- Tell your doctor if you are pregnant, plan to become pregnant, or are breast-feeding. If you become pregnant while taking lorazepam, call your doctor immediately.
- Talk to your doctor about the risks and benefits of taking loprazepam if you are 65 years of age or older. Older adults should take lower doses of lorazepam because higher doses may not be more effective and are more likely to cause serious side effects.
- If you are having surgery, including dental surgery, tell the doctor or dentist that you are taking lorazepam.
- You should know that loprazepam may make you drowsy. Do not drive a car or operate machinery until you know how loprazepam affects you.
- Talk to your doctor about the safe use of alcohol during your treatment with lorazepam. Alcohol can make the side effects of loprazepam worse.
- Tell your doctor if you use tobacco products. Cigarette smoking may decrease the effectiveness of loprazepam.
Is it safe to take lorazepam during pregnancy or breast-feeding?
There are no adequate studies in women for determining risk when using loprazepam during pregnancy or while breastfeeding. Please always consult with your doctor to weigh the potential benefits and risks before taking loprazepam. Loprazepam is pregnancy risk category D according to the US Food and Drug Administration (FDA).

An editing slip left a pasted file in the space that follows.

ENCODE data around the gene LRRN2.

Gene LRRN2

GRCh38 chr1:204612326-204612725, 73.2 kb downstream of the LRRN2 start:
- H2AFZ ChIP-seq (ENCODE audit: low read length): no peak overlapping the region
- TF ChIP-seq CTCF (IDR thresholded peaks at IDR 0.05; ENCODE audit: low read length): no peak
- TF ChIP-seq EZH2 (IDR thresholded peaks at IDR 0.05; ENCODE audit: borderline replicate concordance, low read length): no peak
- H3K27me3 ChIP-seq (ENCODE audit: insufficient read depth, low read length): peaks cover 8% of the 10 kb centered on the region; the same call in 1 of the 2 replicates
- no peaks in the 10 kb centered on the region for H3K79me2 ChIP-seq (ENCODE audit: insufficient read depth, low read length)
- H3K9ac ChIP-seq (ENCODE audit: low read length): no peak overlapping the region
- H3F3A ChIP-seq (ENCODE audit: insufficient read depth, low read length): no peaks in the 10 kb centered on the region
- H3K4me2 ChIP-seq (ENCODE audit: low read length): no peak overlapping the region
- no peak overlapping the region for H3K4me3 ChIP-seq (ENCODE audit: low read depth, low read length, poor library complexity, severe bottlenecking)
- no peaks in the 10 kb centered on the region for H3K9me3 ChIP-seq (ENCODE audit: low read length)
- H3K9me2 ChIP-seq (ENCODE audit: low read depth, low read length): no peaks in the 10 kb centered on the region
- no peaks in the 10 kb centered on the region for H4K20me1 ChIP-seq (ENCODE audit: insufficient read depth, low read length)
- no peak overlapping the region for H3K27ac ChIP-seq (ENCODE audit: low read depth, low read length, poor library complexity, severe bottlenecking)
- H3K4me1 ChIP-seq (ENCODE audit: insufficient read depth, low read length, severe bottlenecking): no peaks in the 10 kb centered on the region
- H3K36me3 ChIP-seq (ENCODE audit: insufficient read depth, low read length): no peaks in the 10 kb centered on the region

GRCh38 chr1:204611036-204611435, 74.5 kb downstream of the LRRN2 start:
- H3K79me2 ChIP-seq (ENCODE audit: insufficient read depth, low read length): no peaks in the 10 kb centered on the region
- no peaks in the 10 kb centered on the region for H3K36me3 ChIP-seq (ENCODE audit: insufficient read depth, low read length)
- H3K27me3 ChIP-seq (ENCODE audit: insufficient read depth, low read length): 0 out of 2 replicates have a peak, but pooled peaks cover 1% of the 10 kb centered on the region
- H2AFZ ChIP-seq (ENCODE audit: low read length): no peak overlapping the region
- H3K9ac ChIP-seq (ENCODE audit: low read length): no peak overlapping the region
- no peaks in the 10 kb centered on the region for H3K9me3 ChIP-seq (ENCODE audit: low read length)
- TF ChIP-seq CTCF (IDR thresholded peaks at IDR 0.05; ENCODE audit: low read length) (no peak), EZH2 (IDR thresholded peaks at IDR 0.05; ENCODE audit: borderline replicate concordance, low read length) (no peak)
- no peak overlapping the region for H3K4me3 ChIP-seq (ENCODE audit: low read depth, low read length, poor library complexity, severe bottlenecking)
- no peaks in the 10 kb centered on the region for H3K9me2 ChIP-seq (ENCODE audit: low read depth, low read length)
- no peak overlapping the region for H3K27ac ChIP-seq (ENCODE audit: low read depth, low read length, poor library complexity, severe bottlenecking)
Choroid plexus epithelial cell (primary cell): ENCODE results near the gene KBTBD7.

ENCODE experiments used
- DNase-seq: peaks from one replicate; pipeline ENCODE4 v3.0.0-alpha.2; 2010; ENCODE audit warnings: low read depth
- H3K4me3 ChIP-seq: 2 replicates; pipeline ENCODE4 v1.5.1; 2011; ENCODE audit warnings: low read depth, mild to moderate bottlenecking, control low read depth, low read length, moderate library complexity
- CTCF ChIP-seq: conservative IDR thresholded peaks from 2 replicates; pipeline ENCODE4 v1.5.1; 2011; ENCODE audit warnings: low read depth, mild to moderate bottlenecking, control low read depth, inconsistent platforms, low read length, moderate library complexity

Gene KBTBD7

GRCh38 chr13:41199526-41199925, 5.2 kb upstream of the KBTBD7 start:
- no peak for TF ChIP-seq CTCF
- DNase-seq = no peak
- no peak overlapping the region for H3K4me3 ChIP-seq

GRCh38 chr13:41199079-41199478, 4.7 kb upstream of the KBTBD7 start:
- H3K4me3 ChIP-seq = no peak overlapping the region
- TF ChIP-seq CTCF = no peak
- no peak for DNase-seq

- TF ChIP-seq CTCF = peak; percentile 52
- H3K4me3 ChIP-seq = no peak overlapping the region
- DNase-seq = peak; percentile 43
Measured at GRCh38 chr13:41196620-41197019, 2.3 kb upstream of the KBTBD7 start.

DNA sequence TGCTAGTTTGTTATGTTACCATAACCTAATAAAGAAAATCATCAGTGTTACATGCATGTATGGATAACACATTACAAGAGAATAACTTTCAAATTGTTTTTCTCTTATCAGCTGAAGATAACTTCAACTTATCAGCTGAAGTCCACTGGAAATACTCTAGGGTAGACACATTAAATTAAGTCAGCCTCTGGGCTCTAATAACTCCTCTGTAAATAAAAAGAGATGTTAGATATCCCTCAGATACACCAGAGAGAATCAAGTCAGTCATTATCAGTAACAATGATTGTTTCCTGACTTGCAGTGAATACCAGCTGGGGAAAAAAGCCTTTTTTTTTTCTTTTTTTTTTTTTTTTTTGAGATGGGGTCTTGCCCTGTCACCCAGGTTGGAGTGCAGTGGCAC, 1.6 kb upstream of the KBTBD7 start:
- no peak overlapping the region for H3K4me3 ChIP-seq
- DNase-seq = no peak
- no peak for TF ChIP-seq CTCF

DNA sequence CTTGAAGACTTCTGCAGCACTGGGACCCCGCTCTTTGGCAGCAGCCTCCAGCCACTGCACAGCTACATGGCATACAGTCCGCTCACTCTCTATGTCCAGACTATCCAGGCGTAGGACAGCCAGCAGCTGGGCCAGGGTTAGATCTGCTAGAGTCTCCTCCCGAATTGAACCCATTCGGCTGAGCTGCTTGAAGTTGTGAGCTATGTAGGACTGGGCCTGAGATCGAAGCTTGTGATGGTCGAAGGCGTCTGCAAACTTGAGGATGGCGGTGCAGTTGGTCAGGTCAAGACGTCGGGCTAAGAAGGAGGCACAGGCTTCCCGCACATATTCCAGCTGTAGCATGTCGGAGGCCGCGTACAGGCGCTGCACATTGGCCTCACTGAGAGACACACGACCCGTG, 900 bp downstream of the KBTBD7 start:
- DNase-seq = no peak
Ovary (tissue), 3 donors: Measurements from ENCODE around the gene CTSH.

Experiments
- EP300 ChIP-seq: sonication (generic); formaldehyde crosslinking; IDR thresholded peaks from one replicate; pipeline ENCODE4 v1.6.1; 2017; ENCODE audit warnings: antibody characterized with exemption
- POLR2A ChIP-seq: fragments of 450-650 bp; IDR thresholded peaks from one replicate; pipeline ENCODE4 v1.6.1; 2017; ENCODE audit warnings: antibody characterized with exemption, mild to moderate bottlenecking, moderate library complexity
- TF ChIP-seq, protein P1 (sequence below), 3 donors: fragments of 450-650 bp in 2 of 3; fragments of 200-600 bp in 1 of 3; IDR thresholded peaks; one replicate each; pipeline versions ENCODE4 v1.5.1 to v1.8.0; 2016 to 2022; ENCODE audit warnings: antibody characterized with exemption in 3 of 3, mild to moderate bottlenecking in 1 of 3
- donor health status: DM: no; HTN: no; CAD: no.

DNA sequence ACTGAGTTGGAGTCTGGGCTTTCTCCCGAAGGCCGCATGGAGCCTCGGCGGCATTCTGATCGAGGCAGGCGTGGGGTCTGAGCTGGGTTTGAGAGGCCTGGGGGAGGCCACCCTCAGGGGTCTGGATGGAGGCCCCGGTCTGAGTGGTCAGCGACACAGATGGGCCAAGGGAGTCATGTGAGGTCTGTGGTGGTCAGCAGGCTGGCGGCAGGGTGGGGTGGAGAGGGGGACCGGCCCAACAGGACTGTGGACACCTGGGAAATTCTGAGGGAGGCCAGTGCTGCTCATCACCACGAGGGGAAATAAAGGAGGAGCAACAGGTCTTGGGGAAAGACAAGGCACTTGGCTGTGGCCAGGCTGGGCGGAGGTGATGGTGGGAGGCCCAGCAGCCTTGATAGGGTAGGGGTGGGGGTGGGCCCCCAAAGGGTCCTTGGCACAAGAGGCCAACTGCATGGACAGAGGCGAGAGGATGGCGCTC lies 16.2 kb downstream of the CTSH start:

FDA pregnancy risk category reference below:
- A=No risk,
- B=No risk in some studies,
- C=There may be some risk,
- D=Positive evidence of risk,
Know the side effects
What are the side effects of lorazepam?
Get emergency medical help if you have any of these signs of an allergic reaction: hives; difficulty breathing; swelling of your face, lips, tongue, or throat.
Call your doctor at once if you have any of these serious side effects:
- Confusion, depressed mood, thoughts of suicide or hurting yourself;
- Hyperactivity, agitation, hostility;
- Feeling light-headed, fainting.
Less serious side effects may include:
- Drowsiness, dizziness, tiredness;
- Blurred vision;
- Sleep problems (insomnia);
- Muscle weakness, lack of balance or coordination;
- Amnesia or forgetfulness, trouble concentrating;
- Nausea, vomiting, constipation;
- Appetite changes;
- Skin rash.